The soaring, majestic Drill Hall in New York’s historic Park Avenue Armory provided an awe-inspiring setting for the National’s taping for Live from the Artists Den. The massive space, designed to resemble a classic European train station, hosted 900 invited guests, who witnessed the debut of numerous songs from the Brooklyn-based band’s album, Trouble Will Find Me, along with blistering versions of such favorites as “Fake Empire,” “Bloodbuzz Ohio,” and “Terrible Love.”
Brooklyn-based rock band The National – composed of vocalist Matt Berninger, twins Aaron and Bryce Dessner, and brothers Scott and Bryan Devendorf – formed in Cincinnati in 1999. After the release of its self-titled debut album in 2001, the band broke through with the release of its third album, Alligator, in 2005. The National continued receiving greater critical praise and commercial success with its subsequent releases: 2007’s Boxer was been named one of the “Albums of the Decade” by Pitchfork, and its follow-up, High Violet, landed on “Album of the Year” lists in several publications including Rolling Stone and Time. After a 22-month tour to promote that album, the band took a break to begin work on its sixth studio release, Trouble Will Find Me. In May 2013, the album was released to universal acclaim, debuting at the Number 3 spot on the US and UK charts.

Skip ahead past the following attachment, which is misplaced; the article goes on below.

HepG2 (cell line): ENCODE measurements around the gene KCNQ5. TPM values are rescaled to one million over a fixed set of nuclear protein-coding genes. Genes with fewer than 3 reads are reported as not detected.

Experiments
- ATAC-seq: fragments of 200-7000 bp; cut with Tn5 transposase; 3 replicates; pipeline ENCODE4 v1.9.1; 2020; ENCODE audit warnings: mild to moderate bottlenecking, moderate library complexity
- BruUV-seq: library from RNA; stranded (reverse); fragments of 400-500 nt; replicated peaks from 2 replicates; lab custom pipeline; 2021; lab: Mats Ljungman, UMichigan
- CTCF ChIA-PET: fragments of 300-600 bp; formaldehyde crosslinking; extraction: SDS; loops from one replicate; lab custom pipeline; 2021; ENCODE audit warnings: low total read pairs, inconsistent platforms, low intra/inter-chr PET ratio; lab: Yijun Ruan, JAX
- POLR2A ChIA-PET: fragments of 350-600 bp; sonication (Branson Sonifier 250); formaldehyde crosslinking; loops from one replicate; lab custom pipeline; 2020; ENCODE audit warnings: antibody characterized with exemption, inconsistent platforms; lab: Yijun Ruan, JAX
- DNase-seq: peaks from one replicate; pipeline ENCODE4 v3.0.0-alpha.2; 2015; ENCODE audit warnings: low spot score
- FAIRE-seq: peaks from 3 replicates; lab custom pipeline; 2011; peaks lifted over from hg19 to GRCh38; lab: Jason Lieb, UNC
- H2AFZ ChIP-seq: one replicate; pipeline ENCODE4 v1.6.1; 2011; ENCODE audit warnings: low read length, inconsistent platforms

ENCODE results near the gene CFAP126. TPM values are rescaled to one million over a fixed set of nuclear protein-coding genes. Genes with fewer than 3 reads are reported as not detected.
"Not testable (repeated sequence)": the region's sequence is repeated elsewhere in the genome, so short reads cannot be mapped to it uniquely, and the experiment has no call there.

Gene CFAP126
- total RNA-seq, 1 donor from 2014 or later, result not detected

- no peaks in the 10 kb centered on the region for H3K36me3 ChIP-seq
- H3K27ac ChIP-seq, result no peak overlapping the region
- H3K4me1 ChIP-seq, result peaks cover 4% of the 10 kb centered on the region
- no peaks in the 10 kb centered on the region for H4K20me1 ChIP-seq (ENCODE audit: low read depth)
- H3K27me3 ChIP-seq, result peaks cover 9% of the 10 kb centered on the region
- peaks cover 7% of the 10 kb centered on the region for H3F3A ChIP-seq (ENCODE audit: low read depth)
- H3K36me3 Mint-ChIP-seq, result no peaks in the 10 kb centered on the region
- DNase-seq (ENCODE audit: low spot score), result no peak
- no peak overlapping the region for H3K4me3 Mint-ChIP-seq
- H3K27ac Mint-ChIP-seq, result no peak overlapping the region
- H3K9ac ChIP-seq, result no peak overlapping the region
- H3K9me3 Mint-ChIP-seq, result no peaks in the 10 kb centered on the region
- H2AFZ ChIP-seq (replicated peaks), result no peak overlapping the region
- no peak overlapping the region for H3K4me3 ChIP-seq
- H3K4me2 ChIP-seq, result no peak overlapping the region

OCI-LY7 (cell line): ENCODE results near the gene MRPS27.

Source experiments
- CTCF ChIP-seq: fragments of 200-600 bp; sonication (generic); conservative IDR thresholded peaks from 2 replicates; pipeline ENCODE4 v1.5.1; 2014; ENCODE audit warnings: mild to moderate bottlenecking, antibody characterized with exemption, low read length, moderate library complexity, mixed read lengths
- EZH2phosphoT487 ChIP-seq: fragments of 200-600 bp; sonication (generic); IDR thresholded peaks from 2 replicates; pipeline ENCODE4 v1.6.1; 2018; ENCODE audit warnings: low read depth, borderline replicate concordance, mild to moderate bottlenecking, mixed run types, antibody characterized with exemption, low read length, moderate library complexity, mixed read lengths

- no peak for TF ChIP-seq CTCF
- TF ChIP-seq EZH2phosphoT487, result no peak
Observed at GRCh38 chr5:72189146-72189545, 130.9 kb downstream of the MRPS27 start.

The Park Avenue Armory was built in 1880 on Manhattan’s Upper East Side to serve as the headquarters and social club for the Seventh Regiment of the National Guard, also known as the “Silk Stocking Regiment” because so many of its members belonged to New York’s prominent Gilded Age families. The 55,000 square-foot drill hall was designed by Regiment veteran and architect Charles W. Clinton, and remains one of the largest unobstructed spaces of its kind in New York.